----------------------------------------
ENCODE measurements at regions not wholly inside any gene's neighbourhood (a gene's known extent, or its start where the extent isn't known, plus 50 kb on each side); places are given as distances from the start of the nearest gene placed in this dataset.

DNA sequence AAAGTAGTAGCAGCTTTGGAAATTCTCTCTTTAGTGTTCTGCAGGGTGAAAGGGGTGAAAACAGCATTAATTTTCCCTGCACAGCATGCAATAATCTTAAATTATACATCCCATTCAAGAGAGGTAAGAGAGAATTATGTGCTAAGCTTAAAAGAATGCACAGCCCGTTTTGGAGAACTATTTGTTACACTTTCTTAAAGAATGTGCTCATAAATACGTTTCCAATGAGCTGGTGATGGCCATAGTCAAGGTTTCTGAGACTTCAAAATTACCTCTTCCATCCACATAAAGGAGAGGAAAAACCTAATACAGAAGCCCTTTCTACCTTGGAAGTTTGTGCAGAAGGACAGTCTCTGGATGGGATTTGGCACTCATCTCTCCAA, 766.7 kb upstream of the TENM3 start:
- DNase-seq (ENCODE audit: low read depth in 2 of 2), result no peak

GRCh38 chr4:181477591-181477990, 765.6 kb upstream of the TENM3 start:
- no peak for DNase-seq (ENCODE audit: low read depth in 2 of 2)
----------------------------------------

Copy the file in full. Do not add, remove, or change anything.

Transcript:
ENCODE measurements at regions not wholly inside any gene's neighbourhood (a gene's known extent, or its start where the extent isn't known, plus 50 kb on each side); places are given as distances from the start of the nearest gene placed in this dataset.

DNA sequence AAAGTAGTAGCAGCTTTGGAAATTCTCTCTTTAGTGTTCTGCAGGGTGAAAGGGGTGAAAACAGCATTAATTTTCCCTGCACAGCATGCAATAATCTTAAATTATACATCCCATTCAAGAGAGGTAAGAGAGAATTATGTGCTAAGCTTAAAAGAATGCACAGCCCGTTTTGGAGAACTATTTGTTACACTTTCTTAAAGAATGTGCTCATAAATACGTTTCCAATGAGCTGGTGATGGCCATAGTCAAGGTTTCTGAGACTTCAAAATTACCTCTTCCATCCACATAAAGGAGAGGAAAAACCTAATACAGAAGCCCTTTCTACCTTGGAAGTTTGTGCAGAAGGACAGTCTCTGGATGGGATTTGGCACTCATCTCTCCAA, 766.7 kb upstream of the TENM3 start:
- DNase-seq (ENCODE audit: low read depth in 2 of 2), result no peak

GRCh38 chr4:181477591-181477990, 765.6 kb upstream of the TENM3 start:
- no peak for DNase-seq (ENCODE audit: low read depth in 2 of 2)